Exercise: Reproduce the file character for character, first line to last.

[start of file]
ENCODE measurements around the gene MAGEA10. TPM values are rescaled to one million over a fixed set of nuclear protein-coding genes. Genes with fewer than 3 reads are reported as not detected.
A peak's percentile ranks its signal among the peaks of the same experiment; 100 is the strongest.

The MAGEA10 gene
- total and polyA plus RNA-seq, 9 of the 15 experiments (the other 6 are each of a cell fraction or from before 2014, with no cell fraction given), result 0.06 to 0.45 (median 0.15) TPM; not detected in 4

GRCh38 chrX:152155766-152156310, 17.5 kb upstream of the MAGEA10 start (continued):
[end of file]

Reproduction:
ENCODE measurements around the gene MAGEA10. TPM values are rescaled to one million over a fixed set of nuclear protein-coding genes. Genes with fewer than 3 reads are reported as not detected.
A peak's percentile ranks its signal among the peaks of the same experiment; 100 is the strongest.

The MAGEA10 gene
- total and polyA plus RNA-seq, 9 of the 15 experiments (the other 6 are each of a cell fraction or from before 2014, with no cell fraction given), result 0.06 to 0.45 (median 0.15) TPM; not detected in 4

GRCh38 chrX:152155766-152156310, 17.5 kb upstream of the MAGEA10 start (continued):